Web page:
Komodo National Park is a good place to discover the best of both the underwater and topside attractions of Indonesia (c) shutterstock.com
Planning a vacation? Think you’ve been there, done that, bought the t-shirt and you’re looking for somewhere fresh, new and exciting to go diving? Look no further! DIVE magazine asked its readers where they think the best diving in the world is to be found, and why!
The Indonesian Republic consists of more than 13,000 islands, each having their own distinct identity both above and below the water. As part of the Coral Triangle – regarded by marine experts as the most biodiverse habitat in the world’s oceans – Indonesia could easily lay claim to the top-ten best dives all by itself, but Raja Ampat, Alor and Komodo National Park rank among the best.
Raja Ampat, located off the coast of New Guinea, is home to more than 75 per cent of all known coral species and more than 1,500 species of fish, often congregating in massive numbers with sharks and other pelagics regularly sighted among them.
The island of Alor is famous for schools of hammerheads, along with a plethora of critters from the monstrous to the minute, a place for both wide-angle lenses and macro in the muck.
Komodo National Park, which one respondent described as making ‘Malaysia, Hawaii, Egypt [and] Thailand look dead’, also provides an excellent opportunity to discover the best of both worlds. Although there are sheltered spots for novices, the islands are all prone to very strong currents, so a little bit of experience under the weight-belt is essential for enjoying everything these three particular locations have to offer.
Palawan, Cebu, Boracay, Puerta Galera and more, all part of the Philippines which, like Indonesia, lies in the Coral Triangle. Malapascua, a tiny little island just off the shores of Cebu, is world famous for regular sightings of thresher sharks, but even if these magnificent fish don’t make an appearance, the Philippines as a whole have plenty to offer. More than 500 different species of hard and soft coral are found in the region and other large creatures such as manta and hammerheads are often spotted, along with jackfish and barracuda schooling by the thousand. Dugong are resident in the area and there’s plenty of wrecks to explore, as much for the prolific fish life as for the wrecks themselves. Diving is year round, in water that rarely requires anything more than a 3mm shorty.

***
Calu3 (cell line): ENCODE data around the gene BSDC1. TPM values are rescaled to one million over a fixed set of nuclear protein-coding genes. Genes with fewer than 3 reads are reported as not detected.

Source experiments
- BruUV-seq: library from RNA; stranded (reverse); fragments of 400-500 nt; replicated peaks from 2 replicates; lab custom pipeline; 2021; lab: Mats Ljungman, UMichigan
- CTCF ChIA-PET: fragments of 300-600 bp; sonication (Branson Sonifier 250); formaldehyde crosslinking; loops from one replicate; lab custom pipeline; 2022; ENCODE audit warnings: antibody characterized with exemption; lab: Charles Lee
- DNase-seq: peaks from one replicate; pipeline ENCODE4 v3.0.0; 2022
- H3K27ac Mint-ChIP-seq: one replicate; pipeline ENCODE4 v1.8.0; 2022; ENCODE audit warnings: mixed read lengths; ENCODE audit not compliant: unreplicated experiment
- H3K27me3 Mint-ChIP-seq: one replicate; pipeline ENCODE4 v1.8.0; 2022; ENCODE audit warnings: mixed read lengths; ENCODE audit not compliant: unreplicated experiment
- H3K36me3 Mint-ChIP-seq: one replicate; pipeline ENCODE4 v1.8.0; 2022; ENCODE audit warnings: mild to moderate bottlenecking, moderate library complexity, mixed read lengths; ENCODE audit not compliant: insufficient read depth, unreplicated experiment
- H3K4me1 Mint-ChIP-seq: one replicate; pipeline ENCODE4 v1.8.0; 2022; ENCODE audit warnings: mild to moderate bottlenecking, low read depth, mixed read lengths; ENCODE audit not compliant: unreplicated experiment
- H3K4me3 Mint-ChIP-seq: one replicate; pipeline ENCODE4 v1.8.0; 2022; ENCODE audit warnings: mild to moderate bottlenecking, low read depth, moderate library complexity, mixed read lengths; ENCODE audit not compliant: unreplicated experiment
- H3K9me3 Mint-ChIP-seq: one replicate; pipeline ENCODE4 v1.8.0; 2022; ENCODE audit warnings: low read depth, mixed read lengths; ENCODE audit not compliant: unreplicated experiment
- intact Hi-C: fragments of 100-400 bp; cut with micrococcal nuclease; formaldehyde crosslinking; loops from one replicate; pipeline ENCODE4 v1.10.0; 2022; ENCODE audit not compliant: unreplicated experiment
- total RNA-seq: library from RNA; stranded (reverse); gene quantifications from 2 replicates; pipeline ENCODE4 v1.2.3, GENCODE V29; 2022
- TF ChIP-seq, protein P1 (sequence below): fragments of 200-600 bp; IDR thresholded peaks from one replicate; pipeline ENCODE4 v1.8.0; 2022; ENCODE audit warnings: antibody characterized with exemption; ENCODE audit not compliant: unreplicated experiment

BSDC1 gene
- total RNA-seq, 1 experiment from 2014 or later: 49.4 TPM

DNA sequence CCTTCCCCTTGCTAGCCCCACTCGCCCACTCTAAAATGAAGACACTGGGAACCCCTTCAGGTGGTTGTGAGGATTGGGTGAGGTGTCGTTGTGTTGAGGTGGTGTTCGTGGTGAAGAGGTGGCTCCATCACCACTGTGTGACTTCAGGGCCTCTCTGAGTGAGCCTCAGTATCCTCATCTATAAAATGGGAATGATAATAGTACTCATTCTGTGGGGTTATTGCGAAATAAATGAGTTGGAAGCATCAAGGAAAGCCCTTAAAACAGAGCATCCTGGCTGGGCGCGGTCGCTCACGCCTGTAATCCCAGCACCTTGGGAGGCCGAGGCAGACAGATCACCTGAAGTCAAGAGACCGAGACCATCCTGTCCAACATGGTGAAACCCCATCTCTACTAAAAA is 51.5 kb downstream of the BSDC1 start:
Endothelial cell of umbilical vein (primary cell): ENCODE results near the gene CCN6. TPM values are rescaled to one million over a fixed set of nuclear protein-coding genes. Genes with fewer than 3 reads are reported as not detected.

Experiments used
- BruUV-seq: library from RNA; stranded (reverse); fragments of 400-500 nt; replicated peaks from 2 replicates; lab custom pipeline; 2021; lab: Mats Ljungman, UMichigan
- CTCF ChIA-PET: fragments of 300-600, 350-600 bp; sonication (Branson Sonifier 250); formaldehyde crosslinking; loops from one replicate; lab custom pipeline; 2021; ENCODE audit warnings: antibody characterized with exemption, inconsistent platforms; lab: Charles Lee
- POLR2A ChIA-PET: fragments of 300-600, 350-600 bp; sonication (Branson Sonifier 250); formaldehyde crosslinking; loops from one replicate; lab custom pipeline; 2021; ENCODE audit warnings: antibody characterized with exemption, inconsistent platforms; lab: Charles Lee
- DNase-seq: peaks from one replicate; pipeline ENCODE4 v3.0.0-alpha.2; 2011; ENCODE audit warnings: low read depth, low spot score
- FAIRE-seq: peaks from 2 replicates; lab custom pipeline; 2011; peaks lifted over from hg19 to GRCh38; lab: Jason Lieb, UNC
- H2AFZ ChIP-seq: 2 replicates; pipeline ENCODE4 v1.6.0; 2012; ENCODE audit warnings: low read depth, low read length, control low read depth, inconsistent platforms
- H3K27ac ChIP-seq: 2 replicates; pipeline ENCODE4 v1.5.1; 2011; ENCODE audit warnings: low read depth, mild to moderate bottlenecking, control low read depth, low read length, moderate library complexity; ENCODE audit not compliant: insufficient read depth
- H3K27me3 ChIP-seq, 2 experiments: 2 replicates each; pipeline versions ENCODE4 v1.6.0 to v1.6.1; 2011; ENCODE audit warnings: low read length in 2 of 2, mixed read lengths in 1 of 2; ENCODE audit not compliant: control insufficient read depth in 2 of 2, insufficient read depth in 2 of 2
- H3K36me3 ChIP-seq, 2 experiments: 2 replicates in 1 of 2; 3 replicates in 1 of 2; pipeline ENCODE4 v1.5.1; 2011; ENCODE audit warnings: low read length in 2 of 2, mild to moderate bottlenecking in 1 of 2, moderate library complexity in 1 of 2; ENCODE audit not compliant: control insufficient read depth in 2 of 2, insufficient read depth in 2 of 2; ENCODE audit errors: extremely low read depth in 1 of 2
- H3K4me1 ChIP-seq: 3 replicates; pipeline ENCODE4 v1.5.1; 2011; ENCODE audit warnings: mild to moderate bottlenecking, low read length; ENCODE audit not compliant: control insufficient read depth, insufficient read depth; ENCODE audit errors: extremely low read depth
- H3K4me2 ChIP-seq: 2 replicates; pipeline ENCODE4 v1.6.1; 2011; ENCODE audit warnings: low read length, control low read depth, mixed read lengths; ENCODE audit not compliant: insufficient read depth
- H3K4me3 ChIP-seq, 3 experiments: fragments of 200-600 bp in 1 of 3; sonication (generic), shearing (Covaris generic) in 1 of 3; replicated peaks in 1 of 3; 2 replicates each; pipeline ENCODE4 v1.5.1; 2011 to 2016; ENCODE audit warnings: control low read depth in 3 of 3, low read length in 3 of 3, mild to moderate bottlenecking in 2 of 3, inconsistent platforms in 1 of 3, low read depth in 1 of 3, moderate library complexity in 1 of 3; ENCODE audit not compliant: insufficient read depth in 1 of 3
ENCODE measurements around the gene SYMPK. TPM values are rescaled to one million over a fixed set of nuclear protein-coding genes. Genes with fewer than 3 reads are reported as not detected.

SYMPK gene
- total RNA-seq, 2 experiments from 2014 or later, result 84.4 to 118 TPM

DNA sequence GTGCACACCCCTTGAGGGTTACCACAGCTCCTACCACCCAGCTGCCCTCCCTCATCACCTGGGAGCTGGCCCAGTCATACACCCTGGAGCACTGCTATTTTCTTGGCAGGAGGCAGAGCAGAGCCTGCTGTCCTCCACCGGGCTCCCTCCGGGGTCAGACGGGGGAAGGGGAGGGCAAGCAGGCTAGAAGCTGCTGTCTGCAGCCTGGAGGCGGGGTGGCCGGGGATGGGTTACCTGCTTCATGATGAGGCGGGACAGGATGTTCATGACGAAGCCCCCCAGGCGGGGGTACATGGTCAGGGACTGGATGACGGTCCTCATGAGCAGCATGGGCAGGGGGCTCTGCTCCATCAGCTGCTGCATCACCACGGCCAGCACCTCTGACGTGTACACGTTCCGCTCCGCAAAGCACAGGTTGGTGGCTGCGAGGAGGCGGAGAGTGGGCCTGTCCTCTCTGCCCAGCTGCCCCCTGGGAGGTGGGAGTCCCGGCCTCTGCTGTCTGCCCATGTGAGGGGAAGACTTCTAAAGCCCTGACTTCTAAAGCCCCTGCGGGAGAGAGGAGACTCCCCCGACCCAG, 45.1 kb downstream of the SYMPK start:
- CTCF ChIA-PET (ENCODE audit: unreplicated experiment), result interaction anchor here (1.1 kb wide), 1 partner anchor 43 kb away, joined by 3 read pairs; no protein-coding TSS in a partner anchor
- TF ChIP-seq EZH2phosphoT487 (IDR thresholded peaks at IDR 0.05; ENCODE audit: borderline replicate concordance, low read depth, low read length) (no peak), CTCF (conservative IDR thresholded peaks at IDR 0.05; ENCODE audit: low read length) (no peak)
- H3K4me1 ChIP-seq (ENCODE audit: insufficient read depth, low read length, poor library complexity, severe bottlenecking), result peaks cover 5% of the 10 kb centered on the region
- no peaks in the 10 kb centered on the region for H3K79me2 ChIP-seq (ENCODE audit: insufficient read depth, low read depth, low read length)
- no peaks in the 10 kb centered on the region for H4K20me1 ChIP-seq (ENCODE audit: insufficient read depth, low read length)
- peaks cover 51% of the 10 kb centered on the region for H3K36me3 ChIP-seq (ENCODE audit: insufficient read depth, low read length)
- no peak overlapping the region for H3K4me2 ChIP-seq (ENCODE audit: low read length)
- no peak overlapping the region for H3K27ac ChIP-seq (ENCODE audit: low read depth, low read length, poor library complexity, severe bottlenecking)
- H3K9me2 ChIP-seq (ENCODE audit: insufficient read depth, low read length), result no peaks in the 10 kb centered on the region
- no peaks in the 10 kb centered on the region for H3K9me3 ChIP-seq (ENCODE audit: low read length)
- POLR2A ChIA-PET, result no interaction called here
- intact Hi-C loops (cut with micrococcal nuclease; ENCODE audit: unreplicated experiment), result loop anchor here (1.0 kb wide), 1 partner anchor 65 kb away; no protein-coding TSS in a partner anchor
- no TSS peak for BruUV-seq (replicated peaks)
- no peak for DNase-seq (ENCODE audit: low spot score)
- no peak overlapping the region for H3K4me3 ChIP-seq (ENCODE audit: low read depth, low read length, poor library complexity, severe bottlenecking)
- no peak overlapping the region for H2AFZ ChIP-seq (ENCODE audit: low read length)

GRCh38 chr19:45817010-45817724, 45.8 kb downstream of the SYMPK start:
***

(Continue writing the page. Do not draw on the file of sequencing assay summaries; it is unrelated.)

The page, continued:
To the south of the Phillippines, Palau is regularly described as ‘an underwater paradise’ in diving destination reviews. The waters are known for their strong currents, so it’s definitely not for the faint-hearted, but if you’re not afraid of the ocean trying to remove your mask, and are competent enough to use a reef hook without touching anything you shouldn’t, then Palau is a place where you can spot pretty much everything, from macro to pelagic, in a single dive. The stronger the current, the better the action. Dolphins, manta cleaning stations and so many different species of nudibranch that half of them aren’t even classified, all contained within an amazingly diverse and vibrant coral reef.
Located in Mexico’s Yucatan Peninsula, The Riviera Maya is Mexico’s top holiday resort destination and very highly regarded by divers. The deep sinkholes known as Cenotes are one of the area’s most famous features, and the extensive underwater cave system to which they grant access is easily classed as the best in the world. While technical diving experience is required to explore the cave system in full, there are easier caverns more suited to the recreational diver. Out to sea, bull sharks and sailfish are commonly encountered during the winter months, and the summer brings nesting turtles and a host of whale sharks – visitors to the nearby Isla Mujeras have reported sighting groups of up to 20 adults gathered together.
Famous as the inspiration behind Charles Darwin’s theory of evolution by natural selection, the Galápagos Islands, some 900km off the Pacific coast of Ecuador, are home to a vast collection of endemic species. The remote location and protected status of the islands provide what many people regard as the most complete diving experience on the planet; a place where you can find whale sharks and schooling hammerheads along with sea lions, penguins and marine iguanas. Getting there might not be easy, and exploration is best done from a liveaboard, but all reports about diving there suggest it is more than worth the effort.
With some of the most excellent wrecks and some of the most stunning underwater topography in the northern hemisphere, underwater arches, caves, superlative visibility and an array of interesting aquatic life in a very relaxed environment make the Maltese islands a must-dive location for recreational divers and techies alike. Only a short hop from most major European airports, Malta’s agreeable climate allows for year-round diving, although it’s chilly in the winter. The smaller island of Gozo is a quiet and picturesque retreat for those that aren’t in need a boisterous nightlife, and Comino’s caves are perfectly suitable for the inexperienced but inquisitive novice.